When challenged about his attitudes to women Trump reacted by arguing that Bill Clinton is worse, and then went on to list all the things he believes are more important than sexually assaulting women, managing  to further demean us in that tacky investigation into the relativity of suffering.

What Trump unsurprisingly fails to appreciate (and many others male and female share his lack of perception) is that the objectification and sexual assault of women and girls originates in a collective mindset that is so accustomed to dehumanisation it can justify any destructive action against anyone, should it be judged necessary.  If you are part of a dominant group that treats some 50% of your country’s population as lesser beings because they have vaginas, it’s not going to be difficult for you to do the same to anyone else who threatens your fragile sense of who you are, such as people of religions and ethnicities that vary from your own.

Yes, I know Trump seems far from fragile in his sense of self, however, there’s a psychological theory of over-compensation for fears of inadequacy that might be applicable here.

There was a point in the debate when Trump appeared to stalk Clinton, moving in very close behind her as she answered a question, looming, as if to remind her of his hostile presence. It was nasty, almost as nasty as the video tape of Trump leaving his bus ten years ago to meet a young woman he’d only just finished crudely sexually assessing. He asked her for a hug. In those few seconds we saw sexism, intimidation and violation played out: the young woman couldn’t refuse Trump if she valued her career, and so obliged him in his effort to vindicate his boastful claims of sexual irresistibility. She did this in complete ignorance of the crass conversation about her that had just taken place.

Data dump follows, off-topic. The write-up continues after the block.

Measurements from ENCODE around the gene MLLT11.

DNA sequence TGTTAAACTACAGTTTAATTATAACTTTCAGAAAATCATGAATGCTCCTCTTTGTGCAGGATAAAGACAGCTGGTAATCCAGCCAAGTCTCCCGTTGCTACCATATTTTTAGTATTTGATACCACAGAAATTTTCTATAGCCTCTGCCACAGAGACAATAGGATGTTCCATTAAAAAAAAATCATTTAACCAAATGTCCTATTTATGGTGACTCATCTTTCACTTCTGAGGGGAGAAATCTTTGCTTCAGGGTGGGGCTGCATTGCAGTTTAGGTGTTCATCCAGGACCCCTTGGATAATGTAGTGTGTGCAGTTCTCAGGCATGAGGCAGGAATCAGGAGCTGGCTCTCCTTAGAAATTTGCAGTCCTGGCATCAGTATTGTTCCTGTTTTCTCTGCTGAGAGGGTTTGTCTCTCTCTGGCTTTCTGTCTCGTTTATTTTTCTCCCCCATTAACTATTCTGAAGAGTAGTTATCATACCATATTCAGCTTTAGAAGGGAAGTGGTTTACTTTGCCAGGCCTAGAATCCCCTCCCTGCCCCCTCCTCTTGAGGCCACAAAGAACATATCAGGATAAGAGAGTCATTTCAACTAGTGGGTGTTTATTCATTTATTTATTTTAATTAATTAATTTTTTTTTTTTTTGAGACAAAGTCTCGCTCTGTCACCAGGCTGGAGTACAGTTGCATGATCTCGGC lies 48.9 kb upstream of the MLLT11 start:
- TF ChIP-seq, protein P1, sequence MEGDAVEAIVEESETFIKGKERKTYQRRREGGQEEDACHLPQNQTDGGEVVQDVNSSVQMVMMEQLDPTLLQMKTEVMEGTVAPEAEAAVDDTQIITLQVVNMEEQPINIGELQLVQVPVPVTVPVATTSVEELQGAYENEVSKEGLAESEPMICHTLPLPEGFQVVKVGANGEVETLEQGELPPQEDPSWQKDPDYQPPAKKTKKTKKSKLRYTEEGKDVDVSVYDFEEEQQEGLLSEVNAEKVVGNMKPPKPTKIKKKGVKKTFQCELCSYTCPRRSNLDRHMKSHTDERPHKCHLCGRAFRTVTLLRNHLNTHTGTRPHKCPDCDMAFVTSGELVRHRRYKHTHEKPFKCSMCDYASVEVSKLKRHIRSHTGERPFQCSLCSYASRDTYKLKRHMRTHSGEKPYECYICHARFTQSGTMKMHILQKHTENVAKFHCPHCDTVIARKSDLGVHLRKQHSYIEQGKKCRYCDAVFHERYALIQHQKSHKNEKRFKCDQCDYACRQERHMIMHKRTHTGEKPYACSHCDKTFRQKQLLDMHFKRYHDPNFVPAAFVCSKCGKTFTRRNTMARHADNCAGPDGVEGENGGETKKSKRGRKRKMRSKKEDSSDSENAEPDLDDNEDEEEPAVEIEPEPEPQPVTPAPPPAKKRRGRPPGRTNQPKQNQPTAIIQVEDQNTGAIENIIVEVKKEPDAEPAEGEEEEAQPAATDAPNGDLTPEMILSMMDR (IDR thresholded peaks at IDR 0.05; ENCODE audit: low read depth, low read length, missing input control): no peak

If you’ve ever been groped that vision would have caused you to shudder.

I don’t think HRC did very well in the second debate. How much of this is down to Trump’s psychological tactic of ensuring women linked in the worst possible way with her and her husband were present, and his focus on both Bill and Hillary Clinton’s alleged treatment of them and other women, I don’t know. I’m inclined to think quite a bit, as there is simply no other area in which Trump can outdo HRC. It seems she’s got the presidency in the bag, unless something inconceivably catastrophic occurs.

A woman who stands by her philandering man isn’t necessarily admired for that: some see it as more a demonstration of strength if she kicks the cheater out. Whatever your position on this, it’s a fraught topic for women. Hillary is entrapped in Bill’s mess, as women are so frequently trapped in the messes made by men in their lives. Trump is making the most of it, because at this point there’s really little else he can use to cause HRC public discomfort.

How interesting, then, that both candidates have to deal with sexual scandals. And what a comment on women’s place in the world that Trump’s scandals are his own, while HRC’s are those allegedly perpetrated by her husband.

Says it all, really.

 

 

 

 

 

 

 

 

 

Controlling women’s bodies. Trump & Pence.

9 Oct

trump-on-women

 

It neither shocked nor surprised me to yesterday hear a recording of US presidential candidate Donald Trump, made some ten years ago, boasting that his wealth and fame entitle him to grab women by the genitals, and kiss them without consent, because he finds female beauty irresistible:

I’ve gotta use some Tic Tacs, just in case I start kissing her. You know I’m automatically attracted to beautiful—I just start kissing them. It’s like a magnet. Just kiss. I don’t even wait. And when you’re a star they let you do it. You can do anything.

Men using their power to gain sexual access to women is nothing new. Bill Clinton has been accused of rape, sexual harassment, exposing himself to a woman who didn’t want to see the presidential penis, and of numerous affairs, the most famous of which involved White House intern Monica Lewinsky, and the most lengthy of which was, it’s said, conducted over some twenty-two years.